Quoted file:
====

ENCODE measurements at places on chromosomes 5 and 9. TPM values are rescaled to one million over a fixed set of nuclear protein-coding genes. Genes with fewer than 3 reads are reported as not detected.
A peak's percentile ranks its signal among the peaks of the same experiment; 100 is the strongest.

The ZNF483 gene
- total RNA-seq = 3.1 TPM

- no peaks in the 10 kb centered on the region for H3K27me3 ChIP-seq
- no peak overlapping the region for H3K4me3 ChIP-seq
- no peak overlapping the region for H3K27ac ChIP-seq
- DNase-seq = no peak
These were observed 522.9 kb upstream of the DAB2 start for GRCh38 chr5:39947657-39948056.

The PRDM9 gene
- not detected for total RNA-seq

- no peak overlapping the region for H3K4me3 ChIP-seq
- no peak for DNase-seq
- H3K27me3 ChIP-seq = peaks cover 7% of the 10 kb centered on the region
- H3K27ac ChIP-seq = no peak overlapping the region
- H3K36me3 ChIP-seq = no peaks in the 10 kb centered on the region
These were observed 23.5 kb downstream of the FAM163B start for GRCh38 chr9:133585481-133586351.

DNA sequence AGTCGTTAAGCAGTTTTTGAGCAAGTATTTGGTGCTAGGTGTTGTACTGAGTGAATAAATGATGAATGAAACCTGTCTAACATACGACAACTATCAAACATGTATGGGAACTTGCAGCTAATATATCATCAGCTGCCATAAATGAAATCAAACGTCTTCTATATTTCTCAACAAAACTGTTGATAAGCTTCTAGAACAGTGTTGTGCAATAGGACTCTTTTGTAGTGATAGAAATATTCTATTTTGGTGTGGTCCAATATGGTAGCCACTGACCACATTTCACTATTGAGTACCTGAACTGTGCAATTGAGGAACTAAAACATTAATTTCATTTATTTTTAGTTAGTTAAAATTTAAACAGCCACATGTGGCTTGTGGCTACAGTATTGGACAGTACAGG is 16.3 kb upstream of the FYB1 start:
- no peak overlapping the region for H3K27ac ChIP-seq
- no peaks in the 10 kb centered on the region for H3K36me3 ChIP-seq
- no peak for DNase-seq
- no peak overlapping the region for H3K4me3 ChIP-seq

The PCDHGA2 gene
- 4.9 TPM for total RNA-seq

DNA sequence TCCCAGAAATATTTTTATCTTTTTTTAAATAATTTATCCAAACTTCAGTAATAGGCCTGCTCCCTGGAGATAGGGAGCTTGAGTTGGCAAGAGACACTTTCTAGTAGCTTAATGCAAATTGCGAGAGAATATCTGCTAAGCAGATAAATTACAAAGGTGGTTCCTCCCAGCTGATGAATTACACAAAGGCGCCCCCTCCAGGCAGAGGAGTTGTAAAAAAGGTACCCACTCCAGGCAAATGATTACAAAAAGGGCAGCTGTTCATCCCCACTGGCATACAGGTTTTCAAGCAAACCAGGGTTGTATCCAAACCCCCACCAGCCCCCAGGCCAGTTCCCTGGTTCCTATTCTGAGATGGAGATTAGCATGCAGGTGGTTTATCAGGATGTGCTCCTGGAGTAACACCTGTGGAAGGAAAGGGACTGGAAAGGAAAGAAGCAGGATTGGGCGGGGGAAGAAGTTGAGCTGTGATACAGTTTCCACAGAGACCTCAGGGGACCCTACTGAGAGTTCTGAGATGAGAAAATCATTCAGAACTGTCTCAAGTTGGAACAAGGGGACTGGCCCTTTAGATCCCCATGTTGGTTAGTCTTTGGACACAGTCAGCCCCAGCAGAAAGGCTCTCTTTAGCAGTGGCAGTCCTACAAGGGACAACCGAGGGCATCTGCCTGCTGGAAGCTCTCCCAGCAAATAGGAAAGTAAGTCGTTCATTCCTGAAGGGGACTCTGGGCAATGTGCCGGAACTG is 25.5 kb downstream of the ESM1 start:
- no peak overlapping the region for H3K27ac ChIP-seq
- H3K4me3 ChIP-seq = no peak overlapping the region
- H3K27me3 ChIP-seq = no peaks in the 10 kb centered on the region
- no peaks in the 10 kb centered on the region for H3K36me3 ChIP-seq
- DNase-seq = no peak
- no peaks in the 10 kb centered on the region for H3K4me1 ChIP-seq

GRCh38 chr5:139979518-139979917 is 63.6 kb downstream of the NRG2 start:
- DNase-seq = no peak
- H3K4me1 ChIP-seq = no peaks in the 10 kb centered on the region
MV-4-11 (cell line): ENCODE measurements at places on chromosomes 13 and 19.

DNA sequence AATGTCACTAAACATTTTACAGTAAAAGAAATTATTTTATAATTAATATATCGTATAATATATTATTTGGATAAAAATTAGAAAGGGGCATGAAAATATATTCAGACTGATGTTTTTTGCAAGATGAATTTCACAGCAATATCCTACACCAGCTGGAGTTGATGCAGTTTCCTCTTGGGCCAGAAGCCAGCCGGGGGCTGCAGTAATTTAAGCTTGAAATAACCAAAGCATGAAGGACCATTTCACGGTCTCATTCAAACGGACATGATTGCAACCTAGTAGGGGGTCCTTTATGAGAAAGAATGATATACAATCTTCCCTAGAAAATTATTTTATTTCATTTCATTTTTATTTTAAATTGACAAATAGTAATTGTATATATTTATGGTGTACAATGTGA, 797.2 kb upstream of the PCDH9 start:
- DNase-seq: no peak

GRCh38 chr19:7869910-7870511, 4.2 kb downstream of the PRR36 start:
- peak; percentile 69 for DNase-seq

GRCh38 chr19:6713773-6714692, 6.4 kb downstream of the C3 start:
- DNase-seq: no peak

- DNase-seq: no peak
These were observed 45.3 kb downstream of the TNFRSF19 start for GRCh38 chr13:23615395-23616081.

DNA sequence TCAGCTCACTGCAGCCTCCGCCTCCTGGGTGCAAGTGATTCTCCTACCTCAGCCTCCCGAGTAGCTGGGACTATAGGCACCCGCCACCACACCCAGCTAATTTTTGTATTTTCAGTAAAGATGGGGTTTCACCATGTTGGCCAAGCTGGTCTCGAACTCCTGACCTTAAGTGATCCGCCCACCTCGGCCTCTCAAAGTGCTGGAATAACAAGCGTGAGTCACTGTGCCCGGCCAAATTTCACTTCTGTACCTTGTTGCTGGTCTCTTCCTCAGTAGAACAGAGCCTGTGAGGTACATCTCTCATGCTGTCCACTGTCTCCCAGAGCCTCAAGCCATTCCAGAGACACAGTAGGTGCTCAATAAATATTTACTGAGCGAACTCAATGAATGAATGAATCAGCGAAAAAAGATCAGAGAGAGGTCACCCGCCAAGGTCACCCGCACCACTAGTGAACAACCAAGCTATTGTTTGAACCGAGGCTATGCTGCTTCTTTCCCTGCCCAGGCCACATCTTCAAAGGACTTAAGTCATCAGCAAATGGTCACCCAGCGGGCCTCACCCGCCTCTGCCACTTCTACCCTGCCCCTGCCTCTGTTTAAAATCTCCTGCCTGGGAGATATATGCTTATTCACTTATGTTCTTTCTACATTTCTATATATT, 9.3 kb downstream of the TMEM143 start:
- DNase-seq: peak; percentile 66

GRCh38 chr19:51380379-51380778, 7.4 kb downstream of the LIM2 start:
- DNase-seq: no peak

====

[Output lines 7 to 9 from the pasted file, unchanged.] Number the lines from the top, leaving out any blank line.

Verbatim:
- no peak overlapping the region for H3K27ac ChIP-seq
- DNase-seq = no peak
These were observed 522.9 kb upstream of the DAB2 start for GRCh38 chr5:39947657-39948056.